What a great trip! We had a lot of fun during those four days and look forward to going back to the northwest soon!

To see the full album of photos from this trip, click here.

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New Music Video: Wye Oak – Fish

I was privileged to see Wye Oak perform with Shearwater at The Walnut Room here in Denver last May. Artists Andy Stack (drums, keyboards, backup vocals) and Jenn Wasner (vocals, guitars) are the duo who make up Wye Oak. Wye Oak is an indie folk rock band from Baltimore, Maryland. While Jenn sings lead vocals and plays electric or acoustic guitar, Andy Stack plays both drums and keyboards; playing the drums with his feet and right hand, and the bass line with his left hand. Andy looks stupid good when he’s jammin’ more than one instrument at a time and it’s definitely something you have to see for yourself to believe it can be done well. Ugh, I could have sworn that I took photos at that show, as it’s so unlike me not to have, but unfortunately, I am unable to locate them to share. Sorry, but if/when I find them, I will most certainly post.

Moving on…

Wye Oak’s new album, Civilian, is really good and is on heavy rotation on my iPhone these days. Their newest music video for the song, Fish, is a collaboration between Wye Oak and artist Katherine Fahey and photographer Michael O’Leary. Katherine Fahey created paper cuts to illustrate the song and Michael O’Leary was the photography and cinematography genius to put it all together. The result is a beautiful pairing of music and art that is absolutely worth pulling out your headphones to listen and see. Paper cuts, who would have thunk it?

Check out behind the scenes photos of the video shoot right here.

The photo and video from this blog post are courtesy of Merge Records.

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Fresh Homemade Gnocchi

Alright, I apologize for my previous post. It was gross and I’ll try not to do that again. To make it up to you, I’ll show you how to make fresh gnocchi at home. It’s very easy and once you try this at home, you’ll never purchase the packaged gnocchi ever again.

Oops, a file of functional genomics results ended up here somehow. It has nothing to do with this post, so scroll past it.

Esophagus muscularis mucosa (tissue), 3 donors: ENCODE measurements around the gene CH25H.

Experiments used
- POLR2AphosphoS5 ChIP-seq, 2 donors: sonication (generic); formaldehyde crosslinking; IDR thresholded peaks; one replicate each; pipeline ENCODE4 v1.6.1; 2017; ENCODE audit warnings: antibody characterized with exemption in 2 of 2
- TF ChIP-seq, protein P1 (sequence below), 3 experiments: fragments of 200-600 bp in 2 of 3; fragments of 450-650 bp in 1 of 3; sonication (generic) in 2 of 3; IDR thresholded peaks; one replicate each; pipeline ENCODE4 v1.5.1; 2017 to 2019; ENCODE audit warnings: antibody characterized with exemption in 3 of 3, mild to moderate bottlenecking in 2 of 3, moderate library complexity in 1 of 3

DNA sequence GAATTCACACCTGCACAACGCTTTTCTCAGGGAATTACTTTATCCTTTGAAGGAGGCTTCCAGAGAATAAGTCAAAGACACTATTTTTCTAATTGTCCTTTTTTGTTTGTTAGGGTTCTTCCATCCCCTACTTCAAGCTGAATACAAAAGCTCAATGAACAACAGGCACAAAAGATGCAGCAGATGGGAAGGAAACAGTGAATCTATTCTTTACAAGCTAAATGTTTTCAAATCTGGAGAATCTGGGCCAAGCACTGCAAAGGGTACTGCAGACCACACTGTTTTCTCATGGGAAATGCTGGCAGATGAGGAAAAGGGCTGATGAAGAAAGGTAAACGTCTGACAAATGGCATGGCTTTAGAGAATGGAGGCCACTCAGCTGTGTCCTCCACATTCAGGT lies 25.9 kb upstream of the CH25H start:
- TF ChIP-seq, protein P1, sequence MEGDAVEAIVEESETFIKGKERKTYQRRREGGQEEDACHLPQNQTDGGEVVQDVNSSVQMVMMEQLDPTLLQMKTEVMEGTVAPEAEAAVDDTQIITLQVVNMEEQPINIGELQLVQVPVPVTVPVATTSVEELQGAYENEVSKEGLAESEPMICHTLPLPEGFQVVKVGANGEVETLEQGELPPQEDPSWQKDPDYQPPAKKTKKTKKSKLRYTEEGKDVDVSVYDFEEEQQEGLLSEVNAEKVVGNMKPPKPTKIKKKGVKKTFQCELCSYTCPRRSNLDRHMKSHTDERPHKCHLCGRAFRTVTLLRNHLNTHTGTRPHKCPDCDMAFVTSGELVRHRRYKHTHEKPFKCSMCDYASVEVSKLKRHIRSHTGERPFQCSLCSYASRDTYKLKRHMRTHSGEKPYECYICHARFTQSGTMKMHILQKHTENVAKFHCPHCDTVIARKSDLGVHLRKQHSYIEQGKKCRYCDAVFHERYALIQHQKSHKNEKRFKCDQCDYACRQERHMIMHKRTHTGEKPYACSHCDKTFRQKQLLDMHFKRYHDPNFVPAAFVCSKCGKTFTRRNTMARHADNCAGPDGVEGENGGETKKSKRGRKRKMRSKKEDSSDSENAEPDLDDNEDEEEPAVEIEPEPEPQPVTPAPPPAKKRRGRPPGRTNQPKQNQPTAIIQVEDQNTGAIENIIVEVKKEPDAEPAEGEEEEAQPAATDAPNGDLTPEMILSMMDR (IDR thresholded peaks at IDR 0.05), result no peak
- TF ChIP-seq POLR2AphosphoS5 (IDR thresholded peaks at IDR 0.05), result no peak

Basically, for those of you unaware, gnocchi is a potato dumpling pasta. Italians have been making and eating gnocchi pasta for over 2,000 years. The recipe below isn’t exact, but if you can remember equal parts potato to flour, then you’ll be set. I used all-purpose flour in this recipe, but you can also use semolina.

    1 part mashed or riced cooked russet potatoes
    1 part all-purpose flour
    Salt to taste
    Peel and cut the potatoes into chunks. Add the potatoes to the pot of boiling water and cook until they are soft all the way through and strain. Let the cooked potatoes sit to cool.

    Once the potatoes have cooled, either mash or rice the potatoes and remove all visible lumps. Add the flour and salt to the bowl of mashed potatoes. Knead the mixture into smooth, manageable dough. Divide the gnocchi dough into six balls and shape them into thin rolls. Add flour as needed for rolling. Cut 1-inch pieces from each roll of dough. You can then roll the gnocchi pieces with your finger over the reverse side of a fork to give it “gnocchi lines”. This step isn’t necessary if you want to save time, but if you’re adding this pasta to a thin sauce, the lines will assist the sauce to cling to the pasta a bit better. Bring a pot of salted water to a roaring boil and drop in your gnocchi. Turn the heat down and boil the gnocchi for 2-3 minutes or until they rise to the water surface.
    Toss them immediately with your favorite sauce. Any uncooked gnocchi can be stored frozen for future use.

    I made a simple marina sauce with tomatoes, onions, garlic, basil, oregano, fennel seeds, and salt and pepper. Topped the sish off with fresh grated parmigiano reggiano. Oh, I added chili flakes as well.

Mmmm, delicious pillows of savory goodness! I think I’ll make a butternut squash variation next, with a sage butter sauce. Mmm…